Are fertility tracking apps accurate?

Posted on June 7th, 2019

If you’re trying to conceive and thinking about using a fertility tracking app, read this before you hit the download button. By Tammy Jacks

Fertility tracking apps

Once you and your partner make the decision to grow your family, you may opt for a fertility tracking app to help you conceive naturally. Whether you’re trying for your first baby, or you’d like to have a second or third child, fertility tracking apps are designed to help you track everything from your prime ovulation window to your basal body temperature and more.

ALSO SEE: 5 reasons you’re not falling pregnant

Do fertility tracking apps work?

Well, according to many of you, they do. A 2016 study published in the Journal of the American Board of Family Medicine found that at that time, there were nearly 100 smartphone apps that helped women track their menstrual cycles and prime fertility windows. And of those, some of the most popular ones had been downloaded over a million times each. So, it’s clear that women around the world are finding these apps useful, but how do they accurately predict fertility?

A popular tracking method

One of the most popular ways an app can predict your fertility is by tracking three bodily clues known collectively as the Symptothermal Method (STM). According to experts at Fertility Smarts, a fertility-based encyclopaedia, this method tracks:

  • Your period
  • Your basal body temperature
  • Your cervical mucus

By tracking these three bodily changes every month, you can pinpoint your most fertile window within your menstrual cycle, and this can help you fall pregnant by having sex within this time frame.

Your period

Fertility tracking apps help you to remember the frequency and length of each menstrual cycle so that you know whether you’re regular or irregular as well as how long you’re in the follicular phase ( from the first day of your period to ovulation) and the luteal phase (the time between ovulation and the start of menstruation).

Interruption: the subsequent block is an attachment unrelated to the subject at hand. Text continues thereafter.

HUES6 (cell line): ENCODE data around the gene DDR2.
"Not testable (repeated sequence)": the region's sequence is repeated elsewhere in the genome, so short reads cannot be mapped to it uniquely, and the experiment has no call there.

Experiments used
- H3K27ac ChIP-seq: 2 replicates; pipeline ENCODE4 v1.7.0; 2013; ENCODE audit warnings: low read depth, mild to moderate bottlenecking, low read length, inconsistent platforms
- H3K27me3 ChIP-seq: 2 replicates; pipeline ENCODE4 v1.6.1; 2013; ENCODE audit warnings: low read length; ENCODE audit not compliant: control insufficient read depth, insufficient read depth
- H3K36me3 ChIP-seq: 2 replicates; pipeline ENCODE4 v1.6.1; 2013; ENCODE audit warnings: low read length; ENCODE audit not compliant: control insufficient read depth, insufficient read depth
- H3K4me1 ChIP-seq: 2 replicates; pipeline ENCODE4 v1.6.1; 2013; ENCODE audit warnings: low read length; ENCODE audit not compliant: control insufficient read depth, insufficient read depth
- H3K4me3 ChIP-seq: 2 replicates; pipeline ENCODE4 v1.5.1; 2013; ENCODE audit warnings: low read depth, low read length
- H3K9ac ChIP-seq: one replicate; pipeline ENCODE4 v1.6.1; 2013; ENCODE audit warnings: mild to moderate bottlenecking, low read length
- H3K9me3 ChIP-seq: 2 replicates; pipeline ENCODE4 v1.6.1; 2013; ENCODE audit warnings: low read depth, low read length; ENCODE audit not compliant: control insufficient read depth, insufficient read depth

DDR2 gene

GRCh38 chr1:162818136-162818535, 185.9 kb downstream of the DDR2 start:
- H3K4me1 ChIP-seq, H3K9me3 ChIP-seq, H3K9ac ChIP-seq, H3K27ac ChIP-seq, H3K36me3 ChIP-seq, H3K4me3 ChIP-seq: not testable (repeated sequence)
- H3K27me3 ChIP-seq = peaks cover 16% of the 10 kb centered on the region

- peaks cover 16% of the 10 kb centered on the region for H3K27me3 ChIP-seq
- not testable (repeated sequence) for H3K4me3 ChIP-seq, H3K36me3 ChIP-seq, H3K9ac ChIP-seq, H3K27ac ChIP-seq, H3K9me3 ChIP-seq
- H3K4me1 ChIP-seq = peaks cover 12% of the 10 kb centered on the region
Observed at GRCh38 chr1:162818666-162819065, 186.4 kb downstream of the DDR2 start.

Basal body temperature

Your basal body temperature rises by 0.5 to 1.5°C around 12-24 hours after ovulation. By taking your temperature as soon as you wake up each day (known as your basal body temperature), you’ll be able to get a pretty good idea of when you’re ovulating and when your fertile window is.

ALSO SEE: How to calculate your ovulation day

Your cervical mucus

When you ovulate, your cervical mucus is usually thin, fluid and clear – almost like an egg white consistency. However, when you’re not ovulating, your cervical mucus is generally thicker. Recording these changes over a few months with a fertility tracking app can also help you pinpoint when you’re ovulating and when you’re not.

Other popular tracking methods

Fertility tracking apps also help you to:

  • Know your overall health status such as your weight, sleep, stress levels, blood pressure (as this all contributes to achieving a healthy pregnancy).
  • Track your ovulation with a calculator. Ovulation calculators are normally a key feature in most fertility tracking apps because they help you identify exactly when you’re ovulating. All you have to do is plug in when you last had a period and how long your average menstrual cycle normally is.
  • Understand your emotions and jot down anything important in the notes section .

ALSO SEE: Ovulation calculator

The latest technology

One of the latest fertility apps known as Kindara, has a few extra features such as Wink – one of the first oral fertility thermometers. This tool helps you take your basal temperature with a small, wireless thermometer that syncs with your app and keeps a log of your basal body temperature each day.

Click here for more info on Kindara.

Where fertility tracking apps fall short

Yolanda Kirkham, an obstetrician and gynaecologist who works at Women’s College Hospital and St. Joseph’s Health Centre in Toronto, Canada, says she tells her patients to use fertility tracking apps as a guide to predict ovulation, but she believes some are better than others.

Also, studies have shown that at-home ovulation kits are more accurate than apps, which simply rely on previous information to predict future outcomes.

According to a study in the Journal of Women’s Health Care, an ovulation predictor kit can also detect hormonal changes in a woman’s saliva, and this has been found to be 93% accurate.

A 2011 study in the Canadian Medical Association Journal also looked at two urine-testing ovulation predictor kits, and found they were up to 97% accurate.

One of the biggest problems with fertility tracking apps is that human error often comes into play, whereas an at-home ovulation kit has been proven to be more effective, especially for women who have irregular and unpredictable menstrual cycles that don’t fit perfectly into a specific algorithm.

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About Tammy Jacks

Tammy is a wife, mom and freelance writer with 15 years’ experience in the media industry. She specialises in general lifestyle topics related to health, wellness and parenting. Tammy has a passion for fitness and the great outdoors. If she’s not running around after her daughter, you’ll find her off the beaten track, running, hiking or riding her bike. Learn more about Tammy Jacks .